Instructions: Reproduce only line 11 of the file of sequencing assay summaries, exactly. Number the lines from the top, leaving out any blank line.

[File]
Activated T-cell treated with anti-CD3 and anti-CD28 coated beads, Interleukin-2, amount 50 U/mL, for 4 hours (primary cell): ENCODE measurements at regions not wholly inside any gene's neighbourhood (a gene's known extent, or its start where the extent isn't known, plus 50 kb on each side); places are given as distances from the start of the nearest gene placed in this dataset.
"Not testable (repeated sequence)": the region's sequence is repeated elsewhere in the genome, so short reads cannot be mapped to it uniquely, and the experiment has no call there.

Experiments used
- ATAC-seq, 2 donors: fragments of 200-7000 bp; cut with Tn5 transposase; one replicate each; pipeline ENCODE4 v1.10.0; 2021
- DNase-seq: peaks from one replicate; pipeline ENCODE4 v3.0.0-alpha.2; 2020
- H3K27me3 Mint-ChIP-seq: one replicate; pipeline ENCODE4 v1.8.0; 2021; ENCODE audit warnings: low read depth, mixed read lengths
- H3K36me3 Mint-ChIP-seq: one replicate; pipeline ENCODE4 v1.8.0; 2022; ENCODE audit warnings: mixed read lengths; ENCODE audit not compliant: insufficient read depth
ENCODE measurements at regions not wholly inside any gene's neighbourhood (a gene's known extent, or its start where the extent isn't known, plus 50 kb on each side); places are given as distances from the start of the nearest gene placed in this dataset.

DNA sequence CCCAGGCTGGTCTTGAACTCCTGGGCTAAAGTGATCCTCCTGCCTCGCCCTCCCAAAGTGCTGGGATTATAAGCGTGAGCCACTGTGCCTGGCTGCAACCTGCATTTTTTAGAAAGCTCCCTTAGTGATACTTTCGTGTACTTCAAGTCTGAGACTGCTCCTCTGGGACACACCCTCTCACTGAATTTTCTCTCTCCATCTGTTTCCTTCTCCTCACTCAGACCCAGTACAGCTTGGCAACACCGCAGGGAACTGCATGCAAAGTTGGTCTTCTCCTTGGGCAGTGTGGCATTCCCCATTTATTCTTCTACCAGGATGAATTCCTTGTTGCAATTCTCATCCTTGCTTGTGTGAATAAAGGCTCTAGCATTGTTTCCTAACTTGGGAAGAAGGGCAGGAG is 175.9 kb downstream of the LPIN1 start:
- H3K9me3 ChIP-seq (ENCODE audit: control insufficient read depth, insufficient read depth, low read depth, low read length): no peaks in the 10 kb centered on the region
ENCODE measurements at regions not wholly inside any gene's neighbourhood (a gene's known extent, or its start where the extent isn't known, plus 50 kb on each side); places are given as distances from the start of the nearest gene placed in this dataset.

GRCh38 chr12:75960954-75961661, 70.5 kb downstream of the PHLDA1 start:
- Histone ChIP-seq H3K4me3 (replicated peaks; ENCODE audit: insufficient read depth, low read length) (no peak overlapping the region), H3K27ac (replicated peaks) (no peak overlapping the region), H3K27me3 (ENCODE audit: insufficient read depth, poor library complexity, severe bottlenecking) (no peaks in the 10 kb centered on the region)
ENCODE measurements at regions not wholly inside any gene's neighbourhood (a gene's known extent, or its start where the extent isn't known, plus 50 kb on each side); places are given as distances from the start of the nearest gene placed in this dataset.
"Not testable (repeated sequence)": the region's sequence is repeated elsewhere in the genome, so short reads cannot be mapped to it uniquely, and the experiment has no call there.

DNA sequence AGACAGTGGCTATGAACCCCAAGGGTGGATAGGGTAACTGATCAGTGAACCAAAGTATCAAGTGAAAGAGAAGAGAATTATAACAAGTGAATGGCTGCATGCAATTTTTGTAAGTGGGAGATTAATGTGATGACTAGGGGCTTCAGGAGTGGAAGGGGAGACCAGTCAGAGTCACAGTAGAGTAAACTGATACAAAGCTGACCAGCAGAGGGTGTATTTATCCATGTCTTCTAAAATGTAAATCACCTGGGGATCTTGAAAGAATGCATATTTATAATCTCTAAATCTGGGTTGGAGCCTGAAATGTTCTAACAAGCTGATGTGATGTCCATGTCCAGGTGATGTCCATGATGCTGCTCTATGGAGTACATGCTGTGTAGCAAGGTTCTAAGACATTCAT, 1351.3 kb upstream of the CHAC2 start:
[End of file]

ENCODE measurements at regions not wholly inside any gene's neighbourhood (a gene's known extent, or its start where the extent isn't known, plus 50 kb on each side); places are given as distances from the start of the nearest gene placed in this dataset.